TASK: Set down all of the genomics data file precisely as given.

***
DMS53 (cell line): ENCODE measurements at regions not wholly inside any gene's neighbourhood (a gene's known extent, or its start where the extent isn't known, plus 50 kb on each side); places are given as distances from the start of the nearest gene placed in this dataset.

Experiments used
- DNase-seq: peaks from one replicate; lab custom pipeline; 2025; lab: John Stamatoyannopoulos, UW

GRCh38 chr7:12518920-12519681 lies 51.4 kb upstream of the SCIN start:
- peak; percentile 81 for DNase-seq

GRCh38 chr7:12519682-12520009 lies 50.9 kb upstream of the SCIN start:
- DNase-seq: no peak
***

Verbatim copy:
DMS53 (cell line): ENCODE measurements at regions not wholly inside any gene's neighbourhood (a gene's known extent, or its start where the extent isn't known, plus 50 kb on each side); places are given as distances from the start of the nearest gene placed in this dataset.

Experiments used
- DNase-seq: peaks from one replicate; lab custom pipeline; 2025; lab: John Stamatoyannopoulos, UW

GRCh38 chr7:12518920-12519681 lies 51.4 kb upstream of the SCIN start:
- peak; percentile 81 for DNase-seq

GRCh38 chr7:12519682-12520009 lies 50.9 kb upstream of the SCIN start:
- DNase-seq: no peak